Let us highlight a number of points of the Joint Declaration. “By meeting far from the longstanding disputes of the “Old World”, we experience with a particular sense of urgency the need for the shared labor of Catholics and Orthodox, who are called, with gentleness and respect, to give an explanation to the world of the hope in us.” – One cannot but see here the unwillingness of the two religious leaders to align with Europe, much less with Western Europe. “Our fraternal meeting has taken place in Cuba, at the crossroads of North and South, East and West. It is from this island, the symbol of the hopes of the “New World” and the dramatic events of the history of the twentieth century, that we address our words to all the peoples of Latin America and of the other continents. It is a source of joy that the Christian faith is growing here in a dynamic way. The powerful religious potential of Latin America, its centuries–old Christian tradition, grounded in the personal experience of millions of people, are the pledge of a great future for this region.” Here is a hint at “non-attachment” of Vatican and the Russian Orthodox Church to U.S. and the English-speaking part of North America.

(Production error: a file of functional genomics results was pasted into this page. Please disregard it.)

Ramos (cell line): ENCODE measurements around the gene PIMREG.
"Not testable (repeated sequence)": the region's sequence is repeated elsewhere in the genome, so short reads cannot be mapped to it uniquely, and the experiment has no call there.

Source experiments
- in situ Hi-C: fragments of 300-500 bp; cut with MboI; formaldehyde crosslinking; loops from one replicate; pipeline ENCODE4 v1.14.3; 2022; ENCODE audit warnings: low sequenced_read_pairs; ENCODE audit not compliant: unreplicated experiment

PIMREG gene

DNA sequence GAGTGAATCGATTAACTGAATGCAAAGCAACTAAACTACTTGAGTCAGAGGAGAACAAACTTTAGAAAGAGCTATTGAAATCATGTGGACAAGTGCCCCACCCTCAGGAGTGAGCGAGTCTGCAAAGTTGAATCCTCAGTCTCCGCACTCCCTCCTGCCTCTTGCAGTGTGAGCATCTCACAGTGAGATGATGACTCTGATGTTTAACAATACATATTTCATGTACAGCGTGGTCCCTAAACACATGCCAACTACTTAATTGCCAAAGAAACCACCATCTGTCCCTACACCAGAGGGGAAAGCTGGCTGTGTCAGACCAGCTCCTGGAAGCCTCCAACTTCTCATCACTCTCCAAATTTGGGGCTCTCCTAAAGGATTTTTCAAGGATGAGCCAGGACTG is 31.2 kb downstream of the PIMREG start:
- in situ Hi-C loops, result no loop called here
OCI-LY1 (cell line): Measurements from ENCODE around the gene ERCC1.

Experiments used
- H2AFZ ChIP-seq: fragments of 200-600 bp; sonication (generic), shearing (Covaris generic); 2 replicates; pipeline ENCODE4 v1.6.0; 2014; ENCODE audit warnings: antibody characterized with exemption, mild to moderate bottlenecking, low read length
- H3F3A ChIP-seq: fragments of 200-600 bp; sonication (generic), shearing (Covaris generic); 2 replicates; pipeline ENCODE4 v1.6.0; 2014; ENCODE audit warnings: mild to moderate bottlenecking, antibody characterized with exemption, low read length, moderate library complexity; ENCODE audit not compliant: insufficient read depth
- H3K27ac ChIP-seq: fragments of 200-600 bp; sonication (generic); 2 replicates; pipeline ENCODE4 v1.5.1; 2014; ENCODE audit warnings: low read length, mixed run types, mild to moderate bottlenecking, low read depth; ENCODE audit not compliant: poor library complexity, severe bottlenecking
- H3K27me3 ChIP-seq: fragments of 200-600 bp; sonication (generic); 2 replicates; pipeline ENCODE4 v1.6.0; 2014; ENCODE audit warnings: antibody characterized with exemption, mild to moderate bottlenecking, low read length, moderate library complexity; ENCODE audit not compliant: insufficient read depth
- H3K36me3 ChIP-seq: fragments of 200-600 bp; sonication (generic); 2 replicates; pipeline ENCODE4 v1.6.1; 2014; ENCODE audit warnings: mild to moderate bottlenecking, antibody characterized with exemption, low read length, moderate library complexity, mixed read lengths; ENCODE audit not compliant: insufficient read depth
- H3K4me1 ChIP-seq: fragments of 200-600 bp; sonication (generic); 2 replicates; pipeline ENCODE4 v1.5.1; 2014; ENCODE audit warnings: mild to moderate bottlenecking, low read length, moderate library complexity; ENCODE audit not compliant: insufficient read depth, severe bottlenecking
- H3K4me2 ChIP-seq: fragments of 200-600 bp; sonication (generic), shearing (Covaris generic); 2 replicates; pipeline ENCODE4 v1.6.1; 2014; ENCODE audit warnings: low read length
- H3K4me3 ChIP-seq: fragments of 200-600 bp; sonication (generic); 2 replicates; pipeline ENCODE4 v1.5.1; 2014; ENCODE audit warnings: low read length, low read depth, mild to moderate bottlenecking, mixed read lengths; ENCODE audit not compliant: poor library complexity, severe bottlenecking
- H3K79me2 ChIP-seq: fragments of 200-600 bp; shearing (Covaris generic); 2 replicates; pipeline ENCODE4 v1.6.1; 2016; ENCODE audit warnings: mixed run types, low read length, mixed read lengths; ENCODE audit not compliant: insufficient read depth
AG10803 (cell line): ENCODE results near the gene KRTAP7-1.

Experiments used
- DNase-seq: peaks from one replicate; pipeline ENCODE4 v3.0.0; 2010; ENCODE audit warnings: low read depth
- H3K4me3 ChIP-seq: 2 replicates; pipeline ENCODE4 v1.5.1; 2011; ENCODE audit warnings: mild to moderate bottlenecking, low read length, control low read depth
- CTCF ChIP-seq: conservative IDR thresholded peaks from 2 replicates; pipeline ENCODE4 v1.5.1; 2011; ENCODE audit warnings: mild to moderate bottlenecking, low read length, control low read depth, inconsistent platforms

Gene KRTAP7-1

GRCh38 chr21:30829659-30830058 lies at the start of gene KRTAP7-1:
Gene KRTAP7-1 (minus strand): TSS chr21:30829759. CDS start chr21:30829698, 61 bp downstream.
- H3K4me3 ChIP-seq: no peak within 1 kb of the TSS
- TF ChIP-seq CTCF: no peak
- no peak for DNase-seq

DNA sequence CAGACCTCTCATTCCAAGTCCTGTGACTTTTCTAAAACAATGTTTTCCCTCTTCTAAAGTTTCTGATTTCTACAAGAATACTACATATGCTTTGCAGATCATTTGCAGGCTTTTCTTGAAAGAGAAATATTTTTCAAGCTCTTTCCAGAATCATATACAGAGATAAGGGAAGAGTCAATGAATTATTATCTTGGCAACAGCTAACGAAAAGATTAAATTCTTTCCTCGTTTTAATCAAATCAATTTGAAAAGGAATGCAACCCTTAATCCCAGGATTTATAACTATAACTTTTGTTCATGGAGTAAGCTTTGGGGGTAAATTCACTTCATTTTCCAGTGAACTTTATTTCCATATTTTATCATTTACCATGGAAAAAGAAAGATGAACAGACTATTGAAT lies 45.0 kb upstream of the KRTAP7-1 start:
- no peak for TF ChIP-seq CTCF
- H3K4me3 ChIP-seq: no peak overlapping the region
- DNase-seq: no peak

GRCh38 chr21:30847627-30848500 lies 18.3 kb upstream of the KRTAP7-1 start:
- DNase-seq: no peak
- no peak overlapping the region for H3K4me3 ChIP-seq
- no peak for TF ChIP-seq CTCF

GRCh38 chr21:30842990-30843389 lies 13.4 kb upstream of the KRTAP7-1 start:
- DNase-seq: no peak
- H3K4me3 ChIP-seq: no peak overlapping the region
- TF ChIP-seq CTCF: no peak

Further, in the text, there are 4 points dedicated to the situation with the Christians and Christianity in the Middle East. These points have already alarmed the West, especially the United State. Perhaps, it was not for nothing that on that very day when Patriarch Kirill and Pope Francis met, U.S. Secretary of State John Kerry in an interview with Orient TV disowned all the arrangements on ceasefire in Syria and, actually, threatened Syria, Russia, Iran and Bashar al-Assad personally with “ground operation” and deployment of additional ground troops to Syria.
“Our gaze must firstly turn to those regions of the world where Christians are victims of persecution. In many countries of the Middle East and North Africa whole families, villages and cities of our brothers and sisters in Christ are being completely exterminated. Their churches are being barbarously ravaged and looted, their sacred objects profaned, their monuments destroyed. It is with pain that we call to mind the situation in Syria, Iraq and other countries of the Middle East, and the massive exodus of Christians from the land in which our faith was first disseminated and in which they have lived since the time of the Apostles, together with other religious communities.